FORT WORTH, Texas -- Any tiny bit of possible drama Saturday night at Texas Motor ended when Kurt Busch had to pit for fuel while leading with 13 laps to go.
And a dreaded pit-road speeding penalty with 59 laps left also was a drama-killer, keeping Tony Stewart from a likely lead with one lap to go.
Stewart ran out of gas on the final lap, but he did it when he was running third because of the penalty. He would have been in front. Now that would have been some drama.
As it turned out, the no-drama ending produced a winner who clearly deserved to go to Victory Lane in Matt Kenseth.
The No. 17 Ford was a bullet train on a track with steam locomotives. And everybody knew it.
So why not take some chances to try to steal one from Kenseth? Other than big gambles on fuel mileage, Kenseth was untouchable, winning by 8.3 seconds over Clint Bowyer.
No one was a match for Matt in this one. It's been a long time coming.
Jeff Gordon ended a 66-race losing streak earlier this year at Phoenix. Kenseth ended a 76-race winless streak in front of an impressive crowd of more than 125,000.
"Thanks, guys," Kenseth said on his radio. "I didn't know if I was ever going to win one of these again."
Kenseth led 169 of the 334 laps in the Samsung Mobile 500. It was obvious early on that no one was going to catch him. Unless he was derailed by a wreck or a mechanical failure, the only option was to roll the dice and try to outsmart the No. 17 team.
"I know it wasn't a close finish," Kenseth said. "But it was great racing all night."
Easy to say when you win going away. Some of the people watching might have viewed it from a different perspective.
The only way to make things interesting was for a couple of teams to play chess and hope to make a winning move.
Stewart and Busch gave it a shot, staying out as long as they could when everyone else had pitted near the end, hoping for a caution flag.
They didn't get it. Busch had previously pitted with 64 laps to go, too far to make it to the checkered flag without stopping again.
But Stewart pitted with 59 laps remaining. The No. 14 Chevy ran 58 laps before coming to pit road that time, so it appeared 59 laps was a realistic gamble to get to the end.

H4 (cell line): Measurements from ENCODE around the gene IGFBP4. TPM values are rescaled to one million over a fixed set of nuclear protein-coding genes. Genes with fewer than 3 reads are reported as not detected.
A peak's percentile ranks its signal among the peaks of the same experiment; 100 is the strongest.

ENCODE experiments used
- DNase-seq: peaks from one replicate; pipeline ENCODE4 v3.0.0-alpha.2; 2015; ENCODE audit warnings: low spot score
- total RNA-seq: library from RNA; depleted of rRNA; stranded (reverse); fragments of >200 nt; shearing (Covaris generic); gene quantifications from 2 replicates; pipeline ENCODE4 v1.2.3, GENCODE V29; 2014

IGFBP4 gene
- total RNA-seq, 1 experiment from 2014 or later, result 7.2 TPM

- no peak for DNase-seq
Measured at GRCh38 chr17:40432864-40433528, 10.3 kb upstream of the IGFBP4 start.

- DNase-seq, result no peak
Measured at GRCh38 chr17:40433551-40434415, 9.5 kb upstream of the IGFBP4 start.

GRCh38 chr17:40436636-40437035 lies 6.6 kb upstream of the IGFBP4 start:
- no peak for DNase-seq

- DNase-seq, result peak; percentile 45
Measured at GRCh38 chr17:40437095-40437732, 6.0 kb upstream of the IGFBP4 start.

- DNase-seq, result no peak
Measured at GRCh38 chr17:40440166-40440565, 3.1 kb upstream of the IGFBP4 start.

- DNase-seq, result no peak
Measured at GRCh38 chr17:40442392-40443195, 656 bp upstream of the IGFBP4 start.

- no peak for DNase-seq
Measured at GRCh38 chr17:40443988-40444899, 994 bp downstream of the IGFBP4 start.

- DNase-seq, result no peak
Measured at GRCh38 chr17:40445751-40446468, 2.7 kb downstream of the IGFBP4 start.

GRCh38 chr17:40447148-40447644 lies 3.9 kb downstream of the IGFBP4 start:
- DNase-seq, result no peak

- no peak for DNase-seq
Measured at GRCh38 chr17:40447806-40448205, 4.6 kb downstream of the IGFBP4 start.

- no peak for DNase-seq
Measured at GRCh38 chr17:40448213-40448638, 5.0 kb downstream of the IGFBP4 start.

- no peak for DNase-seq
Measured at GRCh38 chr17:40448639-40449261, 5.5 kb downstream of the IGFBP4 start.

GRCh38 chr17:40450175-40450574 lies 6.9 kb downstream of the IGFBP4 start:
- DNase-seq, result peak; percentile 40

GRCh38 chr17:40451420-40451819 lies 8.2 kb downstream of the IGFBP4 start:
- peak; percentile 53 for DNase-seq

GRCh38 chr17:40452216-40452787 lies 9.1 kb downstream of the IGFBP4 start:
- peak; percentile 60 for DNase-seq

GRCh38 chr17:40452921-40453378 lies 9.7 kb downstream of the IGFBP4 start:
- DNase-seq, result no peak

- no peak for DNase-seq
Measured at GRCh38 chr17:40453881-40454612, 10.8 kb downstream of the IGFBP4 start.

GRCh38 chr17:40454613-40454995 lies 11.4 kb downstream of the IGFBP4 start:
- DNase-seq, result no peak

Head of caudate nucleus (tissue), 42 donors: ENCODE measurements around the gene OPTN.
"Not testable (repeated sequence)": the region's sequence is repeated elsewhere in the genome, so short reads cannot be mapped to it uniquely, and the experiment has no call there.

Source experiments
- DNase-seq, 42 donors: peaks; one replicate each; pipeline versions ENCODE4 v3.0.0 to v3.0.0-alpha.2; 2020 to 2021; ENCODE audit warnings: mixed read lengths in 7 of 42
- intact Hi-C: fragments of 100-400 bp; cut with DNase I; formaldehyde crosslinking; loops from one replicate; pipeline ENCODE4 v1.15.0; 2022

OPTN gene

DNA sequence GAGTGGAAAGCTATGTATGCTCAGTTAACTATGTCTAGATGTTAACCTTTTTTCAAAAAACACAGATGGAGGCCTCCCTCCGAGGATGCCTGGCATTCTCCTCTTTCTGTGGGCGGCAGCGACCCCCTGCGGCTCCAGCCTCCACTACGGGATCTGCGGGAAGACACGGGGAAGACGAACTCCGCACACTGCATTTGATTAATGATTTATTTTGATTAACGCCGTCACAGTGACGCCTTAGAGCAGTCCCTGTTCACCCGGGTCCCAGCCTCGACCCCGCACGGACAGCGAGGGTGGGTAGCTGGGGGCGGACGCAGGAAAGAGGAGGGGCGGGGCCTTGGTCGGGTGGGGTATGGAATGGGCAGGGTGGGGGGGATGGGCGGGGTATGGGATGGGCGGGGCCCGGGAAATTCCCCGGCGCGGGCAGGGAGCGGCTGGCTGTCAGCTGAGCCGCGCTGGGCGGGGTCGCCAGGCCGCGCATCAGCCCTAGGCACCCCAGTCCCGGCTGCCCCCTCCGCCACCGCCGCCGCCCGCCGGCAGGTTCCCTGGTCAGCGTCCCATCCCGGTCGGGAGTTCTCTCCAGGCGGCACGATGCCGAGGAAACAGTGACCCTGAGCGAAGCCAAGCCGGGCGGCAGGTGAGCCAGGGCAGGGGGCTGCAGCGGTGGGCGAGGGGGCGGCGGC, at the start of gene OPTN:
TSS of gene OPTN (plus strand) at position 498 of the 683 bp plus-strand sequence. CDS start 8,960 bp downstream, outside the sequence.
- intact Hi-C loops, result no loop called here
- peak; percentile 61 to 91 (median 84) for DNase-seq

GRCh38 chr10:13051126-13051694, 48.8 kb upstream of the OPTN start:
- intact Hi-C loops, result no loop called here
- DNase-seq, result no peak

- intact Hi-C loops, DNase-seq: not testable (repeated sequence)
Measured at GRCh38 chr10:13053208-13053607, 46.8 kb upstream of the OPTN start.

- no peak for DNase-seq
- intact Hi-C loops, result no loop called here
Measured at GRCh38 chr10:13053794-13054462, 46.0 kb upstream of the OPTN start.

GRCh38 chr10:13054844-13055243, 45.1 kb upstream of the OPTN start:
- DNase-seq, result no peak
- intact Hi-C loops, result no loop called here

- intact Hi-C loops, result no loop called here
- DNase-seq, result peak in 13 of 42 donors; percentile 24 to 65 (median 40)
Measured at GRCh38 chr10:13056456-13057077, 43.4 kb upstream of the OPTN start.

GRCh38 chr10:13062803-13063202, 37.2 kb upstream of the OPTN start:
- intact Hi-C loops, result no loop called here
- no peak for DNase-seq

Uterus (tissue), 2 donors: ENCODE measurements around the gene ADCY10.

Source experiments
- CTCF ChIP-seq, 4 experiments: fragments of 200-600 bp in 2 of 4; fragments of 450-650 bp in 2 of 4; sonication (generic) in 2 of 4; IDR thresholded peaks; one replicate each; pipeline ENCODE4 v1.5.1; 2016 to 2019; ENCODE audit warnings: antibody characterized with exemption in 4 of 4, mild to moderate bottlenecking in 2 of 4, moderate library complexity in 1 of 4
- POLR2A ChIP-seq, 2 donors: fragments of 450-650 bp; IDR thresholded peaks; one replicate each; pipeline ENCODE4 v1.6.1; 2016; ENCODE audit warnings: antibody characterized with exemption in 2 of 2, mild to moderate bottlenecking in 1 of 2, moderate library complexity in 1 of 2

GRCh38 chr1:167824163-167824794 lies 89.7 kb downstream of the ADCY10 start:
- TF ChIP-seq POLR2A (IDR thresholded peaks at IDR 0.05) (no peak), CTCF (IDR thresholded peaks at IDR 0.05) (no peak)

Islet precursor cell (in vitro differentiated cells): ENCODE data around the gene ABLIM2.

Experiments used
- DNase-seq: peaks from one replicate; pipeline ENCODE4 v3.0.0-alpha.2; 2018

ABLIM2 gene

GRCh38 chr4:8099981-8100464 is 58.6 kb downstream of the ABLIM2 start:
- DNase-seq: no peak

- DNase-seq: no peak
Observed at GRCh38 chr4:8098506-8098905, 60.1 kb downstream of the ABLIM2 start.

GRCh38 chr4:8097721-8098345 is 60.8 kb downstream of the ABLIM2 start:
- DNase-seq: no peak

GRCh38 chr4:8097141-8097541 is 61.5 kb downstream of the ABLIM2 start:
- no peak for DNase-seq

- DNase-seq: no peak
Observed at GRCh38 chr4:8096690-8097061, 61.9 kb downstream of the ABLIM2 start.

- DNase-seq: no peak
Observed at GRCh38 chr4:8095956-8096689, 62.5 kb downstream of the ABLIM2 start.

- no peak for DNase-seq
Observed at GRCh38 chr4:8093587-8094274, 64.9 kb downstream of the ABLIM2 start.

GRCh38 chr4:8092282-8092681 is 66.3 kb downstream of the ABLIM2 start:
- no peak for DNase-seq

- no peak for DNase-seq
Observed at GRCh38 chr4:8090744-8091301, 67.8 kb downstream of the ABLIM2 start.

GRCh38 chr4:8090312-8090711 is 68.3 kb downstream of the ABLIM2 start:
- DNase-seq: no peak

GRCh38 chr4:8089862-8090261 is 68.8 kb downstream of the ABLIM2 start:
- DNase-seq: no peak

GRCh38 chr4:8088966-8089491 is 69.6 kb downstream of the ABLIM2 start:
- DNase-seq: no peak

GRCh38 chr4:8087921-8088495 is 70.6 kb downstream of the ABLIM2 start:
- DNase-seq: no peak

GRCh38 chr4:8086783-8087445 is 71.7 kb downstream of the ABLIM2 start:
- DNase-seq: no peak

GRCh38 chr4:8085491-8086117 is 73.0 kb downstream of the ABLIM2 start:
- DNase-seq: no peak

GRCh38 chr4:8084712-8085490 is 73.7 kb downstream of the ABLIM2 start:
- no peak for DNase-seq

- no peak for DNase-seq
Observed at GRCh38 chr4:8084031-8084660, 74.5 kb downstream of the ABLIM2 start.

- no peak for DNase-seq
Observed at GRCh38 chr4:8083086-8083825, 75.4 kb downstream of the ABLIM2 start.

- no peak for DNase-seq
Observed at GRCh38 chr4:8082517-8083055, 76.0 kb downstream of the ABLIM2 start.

Only one problem: Stewart was too fast entering pit road on that stop. Way too fast. The pit-road speed limit this race was 45 mph, but NASCAR gives the drivers a 5 mph cushion.
Stewart was over 52 mph in the first pit-road segment.
How do I know, you ask? It was shown on the television broadcast.
After saying earlier in the week they didn't want to post the number on speeding penalties, NASCAR officials allowed a TV camera to show the computer monitor of the pit-speed segments.
Stewart's violation was highlighted in red on the computer screen. He did his pass-through penalty, but crew chief Darian Grubb still thought they could win it on fuel mileage.
He was wrong on both counts. The penalty kept Stewart from being in front at the end, and the fuel wasn't enough either way. Stewart ran dry and finished 12th instead of third.
"I was worried about Tony's deal," Kenseth said.
When a driver hasn't won in more than two years, you worry about everything. But crew chief Jimmy Fennig was more confident.
"We knew Kurt would have to stop," Fennig said. "I thought Tony would be close."
Kenseth now has 19 Cup victories, but few have come in a car this strong.
"It feels good to have such a dominant car," Kenseth said.
Kenseth was the last Cup champion before the Chase playoff was implemented in 2004. He finished outside the Chase in 2009 before going winless in 2010.
Things weren't the same when crew chief Robbie Reiser left the 17 team to become the general manager for the entire operation at Roush Fenway Racing.
Kenseth had three different crew chiefs last year, but seems to have found some chemistry with Fennig.
And Jack Roush's group has found its mojo again. Roush cars finished in three of the top four spots Saturday. Carl Edwards, who finished third at TMS, won at Las Vegas on the other 1.5-mile oval so far this season.
Kenseth, 39, didn't forget how to drive. He just needed better equipment and a little stability.
After the race ended Saturday, Ross Kenseth, Matt's 17-year-old son and a budding racer, had this to say on Twitter:
"I guess the old man can still get up on the wheel."
I guess so, Ross, especially with a car that makes the rest of the field try desperate measures.
Terry Blount is a senior writer for ESPN.com. His book, "The Blount Report: NASCAR's Most Overrated and Underrated Drivers, Cars, Teams, and Tracks," was published by Triumph Books and is available in bookstores. Click here to order a copy. Blount can be reached at email@example.com.